Why don’t people trust their instincts? They sense something is wrong, someone is walking too close behind them…
You knew something was wrong, but you came back into the house. Did I force you, did I drag you?
All I had to do was offer you a drink. It’s hard to believe the fear of offending can be stronger than the fear of pain but, you know what? It is… – Martin, The Girl with the Dragon Tattoo (Fincher, 2011)
In the American version of The Girl with the Dragon Tattoo, when he’s tied up in Martin’s basement, Mikael gets asked this by Martin (skip to 1:05 if doesn’t automatically).
This is a damn good question. For most of us the result of not trusting ourselves isn’t being strung up by a murderous rapist, but it’s equally as suffocating.
It’s waking up one day and realizing that we’re way too invested in a relationship we knew from the get go wasn’t right for us.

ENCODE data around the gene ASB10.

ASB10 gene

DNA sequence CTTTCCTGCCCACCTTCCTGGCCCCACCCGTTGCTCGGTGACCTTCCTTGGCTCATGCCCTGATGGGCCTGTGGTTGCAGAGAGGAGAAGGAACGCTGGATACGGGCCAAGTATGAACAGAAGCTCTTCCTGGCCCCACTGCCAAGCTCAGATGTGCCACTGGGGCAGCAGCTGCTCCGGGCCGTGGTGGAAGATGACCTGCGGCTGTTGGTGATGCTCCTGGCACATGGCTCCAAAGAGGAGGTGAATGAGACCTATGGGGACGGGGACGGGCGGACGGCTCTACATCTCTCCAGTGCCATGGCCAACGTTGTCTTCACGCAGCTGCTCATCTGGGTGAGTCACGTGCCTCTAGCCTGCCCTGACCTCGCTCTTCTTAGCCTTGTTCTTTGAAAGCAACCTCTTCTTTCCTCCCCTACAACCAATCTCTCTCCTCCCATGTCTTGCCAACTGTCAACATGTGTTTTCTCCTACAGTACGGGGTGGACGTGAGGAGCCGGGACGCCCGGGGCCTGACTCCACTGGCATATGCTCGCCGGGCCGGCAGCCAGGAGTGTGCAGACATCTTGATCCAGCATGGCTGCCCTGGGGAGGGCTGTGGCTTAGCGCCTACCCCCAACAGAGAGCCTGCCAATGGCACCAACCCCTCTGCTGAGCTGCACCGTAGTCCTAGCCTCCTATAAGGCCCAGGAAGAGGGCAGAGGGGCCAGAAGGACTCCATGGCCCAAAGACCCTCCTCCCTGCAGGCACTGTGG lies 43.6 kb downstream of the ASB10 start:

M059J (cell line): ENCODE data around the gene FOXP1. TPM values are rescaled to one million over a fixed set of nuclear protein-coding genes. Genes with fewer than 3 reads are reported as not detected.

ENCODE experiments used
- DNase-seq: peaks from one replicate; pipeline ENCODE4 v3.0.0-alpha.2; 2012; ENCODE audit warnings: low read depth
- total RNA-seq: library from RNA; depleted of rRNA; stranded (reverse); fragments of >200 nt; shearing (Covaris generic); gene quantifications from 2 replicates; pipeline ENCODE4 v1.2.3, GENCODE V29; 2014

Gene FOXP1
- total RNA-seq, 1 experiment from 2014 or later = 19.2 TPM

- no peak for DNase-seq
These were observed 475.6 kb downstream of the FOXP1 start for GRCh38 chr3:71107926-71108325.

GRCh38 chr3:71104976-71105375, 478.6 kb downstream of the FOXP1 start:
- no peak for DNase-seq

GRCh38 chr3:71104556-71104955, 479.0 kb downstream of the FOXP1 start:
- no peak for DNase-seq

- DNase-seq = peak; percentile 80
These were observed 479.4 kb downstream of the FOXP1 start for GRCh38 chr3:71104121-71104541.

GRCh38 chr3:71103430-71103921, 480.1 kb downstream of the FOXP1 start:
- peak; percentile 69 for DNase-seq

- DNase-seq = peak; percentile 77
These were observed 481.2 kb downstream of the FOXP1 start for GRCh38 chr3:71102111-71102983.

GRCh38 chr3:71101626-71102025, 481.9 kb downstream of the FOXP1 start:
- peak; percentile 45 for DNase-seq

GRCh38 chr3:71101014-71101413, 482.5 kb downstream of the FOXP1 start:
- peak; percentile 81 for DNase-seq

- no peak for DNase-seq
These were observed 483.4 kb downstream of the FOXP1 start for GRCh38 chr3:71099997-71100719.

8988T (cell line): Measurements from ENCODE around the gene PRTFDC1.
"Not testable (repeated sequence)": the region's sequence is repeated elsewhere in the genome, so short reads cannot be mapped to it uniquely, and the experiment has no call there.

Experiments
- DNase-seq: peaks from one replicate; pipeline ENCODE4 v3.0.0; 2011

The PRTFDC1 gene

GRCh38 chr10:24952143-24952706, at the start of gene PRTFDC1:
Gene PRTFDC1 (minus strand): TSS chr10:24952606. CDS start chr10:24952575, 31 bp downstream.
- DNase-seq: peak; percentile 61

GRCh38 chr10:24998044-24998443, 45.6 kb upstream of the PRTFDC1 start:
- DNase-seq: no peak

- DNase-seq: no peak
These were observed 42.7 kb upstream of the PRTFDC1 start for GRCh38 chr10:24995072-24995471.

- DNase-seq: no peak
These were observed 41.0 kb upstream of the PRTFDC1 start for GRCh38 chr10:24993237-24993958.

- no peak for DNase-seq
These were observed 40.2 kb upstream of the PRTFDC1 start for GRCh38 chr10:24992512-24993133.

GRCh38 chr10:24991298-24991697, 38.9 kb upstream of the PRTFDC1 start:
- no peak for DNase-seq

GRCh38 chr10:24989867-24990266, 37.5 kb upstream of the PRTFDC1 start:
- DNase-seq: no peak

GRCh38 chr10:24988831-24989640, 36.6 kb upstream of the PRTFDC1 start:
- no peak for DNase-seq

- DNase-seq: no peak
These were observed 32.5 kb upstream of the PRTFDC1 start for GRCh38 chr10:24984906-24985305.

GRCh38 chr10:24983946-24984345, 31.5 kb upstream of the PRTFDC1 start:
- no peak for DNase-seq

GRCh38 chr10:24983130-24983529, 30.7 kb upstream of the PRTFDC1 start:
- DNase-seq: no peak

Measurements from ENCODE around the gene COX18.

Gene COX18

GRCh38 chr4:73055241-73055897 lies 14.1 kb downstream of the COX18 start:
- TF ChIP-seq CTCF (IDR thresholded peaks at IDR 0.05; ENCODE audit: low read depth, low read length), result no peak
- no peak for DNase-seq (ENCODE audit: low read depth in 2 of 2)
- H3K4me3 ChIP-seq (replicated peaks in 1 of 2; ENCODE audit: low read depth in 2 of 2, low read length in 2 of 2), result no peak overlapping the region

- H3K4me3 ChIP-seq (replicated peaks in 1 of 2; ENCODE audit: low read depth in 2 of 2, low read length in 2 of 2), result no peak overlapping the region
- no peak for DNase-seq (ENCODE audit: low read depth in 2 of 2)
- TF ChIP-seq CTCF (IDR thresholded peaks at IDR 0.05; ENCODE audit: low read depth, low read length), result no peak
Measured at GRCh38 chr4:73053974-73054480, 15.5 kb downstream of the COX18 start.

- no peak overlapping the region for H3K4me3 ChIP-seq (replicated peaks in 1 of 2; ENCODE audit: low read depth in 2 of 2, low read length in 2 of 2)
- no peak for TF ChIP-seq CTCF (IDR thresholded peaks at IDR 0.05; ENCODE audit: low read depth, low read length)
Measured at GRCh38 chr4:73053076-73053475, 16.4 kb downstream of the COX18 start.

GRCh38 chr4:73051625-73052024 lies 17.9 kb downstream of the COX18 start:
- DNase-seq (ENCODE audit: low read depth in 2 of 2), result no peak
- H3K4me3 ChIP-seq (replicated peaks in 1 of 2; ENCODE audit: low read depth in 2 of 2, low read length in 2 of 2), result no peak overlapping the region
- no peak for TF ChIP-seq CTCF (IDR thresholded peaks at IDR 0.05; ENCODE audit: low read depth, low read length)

It’s the daily anxiety of going to work for a business whose values we’ve questioned from day one.
It’s the disconnection from ourselves that we feel after a lifetime of halfhearted decisions.
It’s the disconnection from each other we feel when we feel ashamed for that.
“It’s hard to believe the fear of offending can be stronger than the fear of pain but, you know what?” It doesn’t have to be. With enough practice trusting ourselves, the fear of offending might still rear its head, but it won’t end up suffocating us…
Trusting ourselves will sometimes feel more like a lonely freedom than a reason to party. Regardless, the discomfort associated with going against the grain lasts no longer than the pain of an injection — it’s temporary.
Like the soreness we feel after starting a new workout regimen, we should regard it as the precursor to growth. It might occasionally suck, but at least we’ll know we haven’t let fear push us into any decisions we’ll eventually feel trapped or smothered by.